top of page
  • Writer's pictureThe Publishing Post

Children’s Books for Primary Schools

By Nicole Haynes, Emma Rogers and Rosie Pinder

Children's books are great tools for teaching young people about different people, perspectives and ways of living. Encouraging children to read helps to develop their creativity and widens their view of the world. Here are our top picks of books that work especially well within a primary classroom setting, whether that’s due to their subject matter, world-building or reading-level.

Early Years

Ruby’s Worry: A Big Bright Feelings Book by Tom Percival

Tom Percival’s beautiful children’s book Ruby’s Worry is an excellent springboard for discussions about hidden worries and wellbeing. The story follows Ruby who discovers a worry that will not go away. Ruby’s worry grows bigger and bigger, until she decides to share it with someone else. Percival’s picture book is an ideal starting point for conversations about anxieties and how young people can learn to manage their emotions. Introducing children to this topic through literature can offer a sympathetic outlook on their thoughts and feelings.

The Tantrum that Saved the World by Megan Herbert and Michael E. Mann

This fantastic picture book is a great way to start conversations about climate change in the classroom. Funded by a kickstarter campaign, the book follows Sophia who is forced to confront the plight of displaced animals like polar bears, bees and bengal tigers when they turn up at her house looking for refuge. Importantly, though, this isn’t a book designed to shock or scare young people about the state of the climate. Instead, it is a hopeful read showing the power of a child’s voice and what can be achieved through collective action.

Ages Five to Seven

Pink is for Boys by Robb Pearlman

Published in 2018, Pink is for Boys delivers a powerful message about expressing oneself. This picture book features a diverse set of characters, including girls that love racing cars and boys that enjoy dressing up, which greatly reflects the real-life classroom. Pearlman combines his words with vibrant illustrations that help young children identify different colours and learn more about their surroundings.

Those Shoes by Maribeth Boelts

Jeremy is desperate to own a pair of “those shoes,” the ones that everyone in his class at school is wearing. But he soon realises that there is a big difference between needs and wants, a lesson which this book encapsulates brilliantly. Maribeth Boelts is an ex-school teacher herself and perfectly addresses themes of generosity, empathy and consumerism. This would be a great conversation starter for the classroom.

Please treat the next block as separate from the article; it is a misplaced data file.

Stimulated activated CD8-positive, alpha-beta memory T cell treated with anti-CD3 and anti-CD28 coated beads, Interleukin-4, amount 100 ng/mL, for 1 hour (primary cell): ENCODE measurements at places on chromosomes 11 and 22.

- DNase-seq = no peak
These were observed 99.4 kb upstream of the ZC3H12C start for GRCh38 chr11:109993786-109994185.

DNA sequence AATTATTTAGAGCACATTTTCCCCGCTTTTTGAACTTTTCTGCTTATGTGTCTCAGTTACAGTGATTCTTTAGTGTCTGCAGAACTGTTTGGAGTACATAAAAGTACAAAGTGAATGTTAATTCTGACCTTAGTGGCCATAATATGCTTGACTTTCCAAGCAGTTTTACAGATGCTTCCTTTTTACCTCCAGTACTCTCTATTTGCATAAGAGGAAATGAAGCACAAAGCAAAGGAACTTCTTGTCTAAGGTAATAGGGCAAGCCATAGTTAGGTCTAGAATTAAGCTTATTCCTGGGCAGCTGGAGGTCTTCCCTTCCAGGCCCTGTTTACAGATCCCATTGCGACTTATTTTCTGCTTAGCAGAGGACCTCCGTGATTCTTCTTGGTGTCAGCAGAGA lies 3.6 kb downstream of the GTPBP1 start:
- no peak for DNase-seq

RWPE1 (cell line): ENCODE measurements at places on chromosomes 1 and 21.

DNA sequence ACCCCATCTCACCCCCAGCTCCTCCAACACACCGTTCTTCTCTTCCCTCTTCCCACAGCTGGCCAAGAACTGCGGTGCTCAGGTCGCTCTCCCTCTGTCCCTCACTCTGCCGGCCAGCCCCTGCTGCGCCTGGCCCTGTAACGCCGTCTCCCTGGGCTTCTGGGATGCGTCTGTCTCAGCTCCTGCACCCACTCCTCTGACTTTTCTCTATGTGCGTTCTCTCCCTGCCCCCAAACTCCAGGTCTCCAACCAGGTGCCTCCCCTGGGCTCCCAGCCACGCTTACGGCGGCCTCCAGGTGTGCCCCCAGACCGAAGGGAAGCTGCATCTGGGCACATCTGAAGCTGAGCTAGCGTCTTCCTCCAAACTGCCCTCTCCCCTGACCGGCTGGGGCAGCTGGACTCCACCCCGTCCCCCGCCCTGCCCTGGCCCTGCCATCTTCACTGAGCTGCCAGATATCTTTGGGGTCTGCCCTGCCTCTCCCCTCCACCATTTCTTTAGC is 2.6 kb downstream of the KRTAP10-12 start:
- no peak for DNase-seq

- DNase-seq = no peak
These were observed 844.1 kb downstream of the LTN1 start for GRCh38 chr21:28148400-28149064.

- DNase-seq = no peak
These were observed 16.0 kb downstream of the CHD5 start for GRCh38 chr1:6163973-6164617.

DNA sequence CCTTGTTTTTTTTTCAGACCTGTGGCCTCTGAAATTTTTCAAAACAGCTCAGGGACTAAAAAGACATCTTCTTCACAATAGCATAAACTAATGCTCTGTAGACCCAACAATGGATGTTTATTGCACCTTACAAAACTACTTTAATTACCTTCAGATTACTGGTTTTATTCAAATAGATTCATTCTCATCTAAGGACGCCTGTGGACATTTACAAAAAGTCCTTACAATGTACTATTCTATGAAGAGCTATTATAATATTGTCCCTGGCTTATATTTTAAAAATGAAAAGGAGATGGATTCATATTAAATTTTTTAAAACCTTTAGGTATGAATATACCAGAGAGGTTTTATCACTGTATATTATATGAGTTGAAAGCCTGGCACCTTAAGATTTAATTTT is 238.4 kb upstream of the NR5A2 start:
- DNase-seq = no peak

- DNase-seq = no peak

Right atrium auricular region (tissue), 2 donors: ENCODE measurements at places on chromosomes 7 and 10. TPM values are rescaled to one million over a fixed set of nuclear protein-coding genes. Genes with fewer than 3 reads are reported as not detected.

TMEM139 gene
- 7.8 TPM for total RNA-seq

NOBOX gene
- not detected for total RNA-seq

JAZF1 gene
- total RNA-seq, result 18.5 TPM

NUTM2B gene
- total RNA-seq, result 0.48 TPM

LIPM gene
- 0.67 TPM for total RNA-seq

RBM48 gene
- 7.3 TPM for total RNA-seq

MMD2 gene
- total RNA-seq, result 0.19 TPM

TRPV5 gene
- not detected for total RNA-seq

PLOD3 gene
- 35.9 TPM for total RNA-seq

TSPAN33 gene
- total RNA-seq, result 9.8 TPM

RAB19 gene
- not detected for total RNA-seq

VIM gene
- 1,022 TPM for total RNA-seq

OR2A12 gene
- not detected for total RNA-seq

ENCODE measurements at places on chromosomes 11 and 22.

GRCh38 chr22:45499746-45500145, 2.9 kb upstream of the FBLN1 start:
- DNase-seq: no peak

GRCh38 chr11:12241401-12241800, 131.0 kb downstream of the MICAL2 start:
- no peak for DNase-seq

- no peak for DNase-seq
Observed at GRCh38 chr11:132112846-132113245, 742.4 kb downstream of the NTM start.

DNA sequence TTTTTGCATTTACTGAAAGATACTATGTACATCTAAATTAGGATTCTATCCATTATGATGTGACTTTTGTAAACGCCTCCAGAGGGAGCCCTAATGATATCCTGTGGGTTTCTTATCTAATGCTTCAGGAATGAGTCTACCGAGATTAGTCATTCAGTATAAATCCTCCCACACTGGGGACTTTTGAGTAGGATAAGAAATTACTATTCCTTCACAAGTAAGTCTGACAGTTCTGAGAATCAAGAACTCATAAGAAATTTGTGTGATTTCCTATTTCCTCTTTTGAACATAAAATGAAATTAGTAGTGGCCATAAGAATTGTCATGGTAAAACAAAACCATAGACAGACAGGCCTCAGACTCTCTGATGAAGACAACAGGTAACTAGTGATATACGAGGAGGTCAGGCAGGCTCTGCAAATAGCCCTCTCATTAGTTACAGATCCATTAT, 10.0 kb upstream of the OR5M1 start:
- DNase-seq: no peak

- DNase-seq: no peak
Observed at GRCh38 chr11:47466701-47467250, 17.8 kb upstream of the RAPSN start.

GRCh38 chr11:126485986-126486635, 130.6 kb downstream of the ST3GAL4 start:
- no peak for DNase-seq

The Invisible Boy by Trudy Ludwig

Brian is the invisible boy. He is the last person picked for the sports team, the only person not invited to birthday parties and spends most of his time lost in his drawings of aliens and superheroes. When a new boy, Justin, arrives at the school, the pair team up on a project that gives Brian a new way to shine. This picture book is great for the quieter children in the classroom that often feel overlooked and ignored. Ludwig excellently tackles topics of bullying and teaches children the importance of small acts of kindness.

Ages Seven to Eleven

Wonder by R. J. Palacio

Aimed at slightly older children, R. J. Palacio’s Wonder is becoming a staple on teacher’s bookshelves. August, a young boy with a rare facial disfigurement, loves video games, riding his bike and eating ice-cream. When he starts school for the first time, August faces cruelty from some classmates, but also acceptance from others. The story focuses on individuality, kindness and friendship, tackling issues such as bullying and self-acceptance.

It is a beautifully crafted novel with heaps of material to utilise in lessons, but also spreads an important message about kindness that all children can benefit from.

How to Train Your Dragon by Cressida Cowell

How to Train Your Dragon is the first book in Cowell’s fantasy series telling the story of Vikings and their flying companions. Hiccup Horrendous Haddock the Third is the heir to the Hairy Hooligan throne, but he often feels inferior to his father. Hiccup must lead ten men in their initiation to train dragons before every Viking is devoured. It is a race against time for Hiccup to save the tribe and earn his place as heir to the throne. This book is a great introduction to descriptive and creative writing for children and combines humour with important messages to teach them about self-worth.

Little People, Big Dreams Series by Various Authors

Little People, Big Dreams is a best-selling biography series that tells the stories of outstanding people, from Marie Curie to Dwayne Johnson. Loaded with facts and pictures, the series shows that every successful figure begins as a child with a dream. This series inspires children from diverse backgrounds and there are a multitude of books to choose from for the classroom. Currently, Queen Elizabeth Volume eighty-eight is sitting at the top of the W.H.Smith Children’s chart!


Recent Posts

See All


bottom of page